Yoga on the Road

One solution is to drop in on classes wherever you happen to be. Yoga is so widespread that it should be fairly easy to find a class where your travels take you. This can also be an enriching experience as you get to attend classes with varied instructors in different environments.

Dropping in on out-of-town classes can actually be a catalyst for personal growth in your practice. It will get you out of the comfort zone of your own studio and instructors and open you up to new experiences that can “push the envelope” and provide you with the opportunity to learn and expand your knowledge.

As it may not be practical to always be able to attend a class while traveling, you can create a space in your hotel room that will make it more appropriate for yoga. Bring a few personal items such as photographs, candles, little statues, incense, books, or other objects that you find “homey” and/or inspiring. This will personalize the space.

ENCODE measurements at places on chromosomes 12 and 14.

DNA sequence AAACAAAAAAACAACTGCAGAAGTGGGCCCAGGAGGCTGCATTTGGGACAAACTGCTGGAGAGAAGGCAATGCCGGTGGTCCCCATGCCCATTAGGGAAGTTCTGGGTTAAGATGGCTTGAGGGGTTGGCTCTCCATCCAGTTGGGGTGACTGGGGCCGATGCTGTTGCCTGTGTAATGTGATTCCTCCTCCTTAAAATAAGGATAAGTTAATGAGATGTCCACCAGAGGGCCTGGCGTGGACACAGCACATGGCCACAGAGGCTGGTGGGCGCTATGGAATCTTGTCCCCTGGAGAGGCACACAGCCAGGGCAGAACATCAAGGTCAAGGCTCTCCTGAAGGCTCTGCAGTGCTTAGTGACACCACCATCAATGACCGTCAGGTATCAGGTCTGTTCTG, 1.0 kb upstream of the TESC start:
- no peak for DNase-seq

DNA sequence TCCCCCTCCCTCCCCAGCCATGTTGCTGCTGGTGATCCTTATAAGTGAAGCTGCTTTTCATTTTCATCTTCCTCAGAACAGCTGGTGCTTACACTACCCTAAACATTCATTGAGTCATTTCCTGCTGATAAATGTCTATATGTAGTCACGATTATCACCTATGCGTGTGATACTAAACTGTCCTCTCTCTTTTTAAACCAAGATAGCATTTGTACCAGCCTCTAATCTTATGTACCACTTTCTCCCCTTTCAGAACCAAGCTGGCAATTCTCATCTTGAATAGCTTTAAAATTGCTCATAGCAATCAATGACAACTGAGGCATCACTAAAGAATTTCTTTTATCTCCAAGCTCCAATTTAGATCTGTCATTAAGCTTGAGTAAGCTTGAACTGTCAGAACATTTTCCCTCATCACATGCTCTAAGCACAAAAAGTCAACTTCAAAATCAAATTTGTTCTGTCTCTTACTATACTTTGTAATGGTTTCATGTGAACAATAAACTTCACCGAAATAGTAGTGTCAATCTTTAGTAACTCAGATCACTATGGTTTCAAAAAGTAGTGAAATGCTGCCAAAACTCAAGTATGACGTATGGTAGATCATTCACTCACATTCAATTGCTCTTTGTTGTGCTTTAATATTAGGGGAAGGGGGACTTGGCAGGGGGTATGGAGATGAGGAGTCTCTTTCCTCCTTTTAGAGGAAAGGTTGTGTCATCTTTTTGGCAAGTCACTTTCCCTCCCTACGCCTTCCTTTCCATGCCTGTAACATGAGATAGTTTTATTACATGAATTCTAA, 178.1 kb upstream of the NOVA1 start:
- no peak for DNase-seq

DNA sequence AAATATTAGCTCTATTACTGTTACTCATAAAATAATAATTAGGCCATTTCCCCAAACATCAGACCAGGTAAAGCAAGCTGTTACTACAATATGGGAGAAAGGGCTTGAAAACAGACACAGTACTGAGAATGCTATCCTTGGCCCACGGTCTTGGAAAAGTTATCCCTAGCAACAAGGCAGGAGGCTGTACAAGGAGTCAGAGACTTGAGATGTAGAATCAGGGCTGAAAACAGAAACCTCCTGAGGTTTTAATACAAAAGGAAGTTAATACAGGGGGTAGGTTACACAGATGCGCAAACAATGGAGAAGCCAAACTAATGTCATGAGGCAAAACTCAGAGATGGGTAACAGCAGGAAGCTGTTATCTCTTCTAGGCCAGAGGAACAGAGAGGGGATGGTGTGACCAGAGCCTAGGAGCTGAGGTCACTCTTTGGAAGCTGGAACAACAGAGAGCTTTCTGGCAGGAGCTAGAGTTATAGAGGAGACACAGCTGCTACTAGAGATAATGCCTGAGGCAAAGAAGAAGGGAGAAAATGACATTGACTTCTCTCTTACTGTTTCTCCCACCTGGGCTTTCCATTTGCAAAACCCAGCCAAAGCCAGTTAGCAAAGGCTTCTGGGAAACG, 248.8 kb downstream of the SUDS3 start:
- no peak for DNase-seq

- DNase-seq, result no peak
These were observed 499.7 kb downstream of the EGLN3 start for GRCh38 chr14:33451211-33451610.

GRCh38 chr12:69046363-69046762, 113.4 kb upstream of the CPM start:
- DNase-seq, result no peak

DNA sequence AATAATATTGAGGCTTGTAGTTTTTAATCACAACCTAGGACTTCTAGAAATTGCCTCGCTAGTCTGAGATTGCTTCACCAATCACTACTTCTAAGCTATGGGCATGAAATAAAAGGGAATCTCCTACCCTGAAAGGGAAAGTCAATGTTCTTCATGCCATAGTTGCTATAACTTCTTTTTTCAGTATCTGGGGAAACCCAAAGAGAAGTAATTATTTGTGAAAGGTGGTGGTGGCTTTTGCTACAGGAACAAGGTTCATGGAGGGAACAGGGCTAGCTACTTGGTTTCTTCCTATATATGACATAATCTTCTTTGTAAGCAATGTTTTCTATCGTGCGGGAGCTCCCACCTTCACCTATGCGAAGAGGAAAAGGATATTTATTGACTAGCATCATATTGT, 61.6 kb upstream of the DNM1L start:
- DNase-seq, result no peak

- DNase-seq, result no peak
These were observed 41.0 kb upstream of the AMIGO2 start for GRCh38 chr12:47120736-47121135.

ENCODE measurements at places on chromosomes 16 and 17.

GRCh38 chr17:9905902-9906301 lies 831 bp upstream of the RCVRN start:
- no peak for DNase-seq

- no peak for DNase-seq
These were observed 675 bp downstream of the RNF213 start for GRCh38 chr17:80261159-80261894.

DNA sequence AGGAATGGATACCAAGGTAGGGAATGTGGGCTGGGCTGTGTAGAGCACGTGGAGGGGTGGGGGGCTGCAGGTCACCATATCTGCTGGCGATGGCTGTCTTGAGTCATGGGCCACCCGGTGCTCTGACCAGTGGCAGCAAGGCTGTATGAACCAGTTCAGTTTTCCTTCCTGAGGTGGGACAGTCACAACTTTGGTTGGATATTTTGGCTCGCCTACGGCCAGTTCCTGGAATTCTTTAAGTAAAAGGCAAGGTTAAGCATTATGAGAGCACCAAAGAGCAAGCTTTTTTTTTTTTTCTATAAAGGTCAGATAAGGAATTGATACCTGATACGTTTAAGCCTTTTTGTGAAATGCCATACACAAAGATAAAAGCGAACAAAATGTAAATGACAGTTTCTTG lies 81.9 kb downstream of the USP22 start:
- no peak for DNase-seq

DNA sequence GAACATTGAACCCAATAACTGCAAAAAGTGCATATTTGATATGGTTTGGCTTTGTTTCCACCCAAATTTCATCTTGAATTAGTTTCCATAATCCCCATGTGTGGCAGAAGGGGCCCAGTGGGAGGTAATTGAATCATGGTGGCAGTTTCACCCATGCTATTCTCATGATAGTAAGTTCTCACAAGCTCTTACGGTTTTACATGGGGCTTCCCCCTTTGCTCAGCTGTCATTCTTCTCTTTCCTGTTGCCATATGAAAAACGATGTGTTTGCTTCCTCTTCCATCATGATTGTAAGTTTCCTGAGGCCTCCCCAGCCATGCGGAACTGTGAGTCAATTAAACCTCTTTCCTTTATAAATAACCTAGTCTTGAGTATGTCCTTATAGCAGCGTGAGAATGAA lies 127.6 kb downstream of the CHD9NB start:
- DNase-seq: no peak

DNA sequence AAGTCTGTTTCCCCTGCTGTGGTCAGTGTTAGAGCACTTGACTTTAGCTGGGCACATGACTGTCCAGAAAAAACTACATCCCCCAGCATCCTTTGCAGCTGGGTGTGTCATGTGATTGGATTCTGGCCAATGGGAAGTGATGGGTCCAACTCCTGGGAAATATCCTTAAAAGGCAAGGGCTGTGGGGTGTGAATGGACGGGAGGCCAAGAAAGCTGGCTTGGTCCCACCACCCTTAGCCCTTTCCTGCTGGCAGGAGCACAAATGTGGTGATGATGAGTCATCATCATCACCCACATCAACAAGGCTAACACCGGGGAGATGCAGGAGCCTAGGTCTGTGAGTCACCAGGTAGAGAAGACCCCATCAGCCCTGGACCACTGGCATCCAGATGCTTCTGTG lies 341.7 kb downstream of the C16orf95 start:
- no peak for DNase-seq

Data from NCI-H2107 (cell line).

Get some extra towels form the hotel to spread on the floor to eliminate worries about cleanliness. Use the pillows or cushions from sofas as bolsters. Turn the heat up in the room to make it more comfortable. Bring an eye bag to help induce relaxation in Savasana. Her are four asanas that are easy to do and can calm the mind while your traveling. This routine takes between 20-40 minutes if you spend about 3-10 minutes in each pose. Best done first thing in the morning or right before bedtime, this routine will definitely help you relax, release and enjoy your trip more.

First off, sit in a chair and with your knees wide apart align your heels and point your toes slightly inward. Place your elbows on your knees, move your buttocks back into the chair and have your head hanging forward. Feel your neck lengthen as you breathe deeply and relax into the pose. If you wish to go further you can place your hands close to or on the floor. Gently come up by pressing on your hands or elbows and let your head come up last. This will relax the shoulders and neck and relieve tension in the tailbone.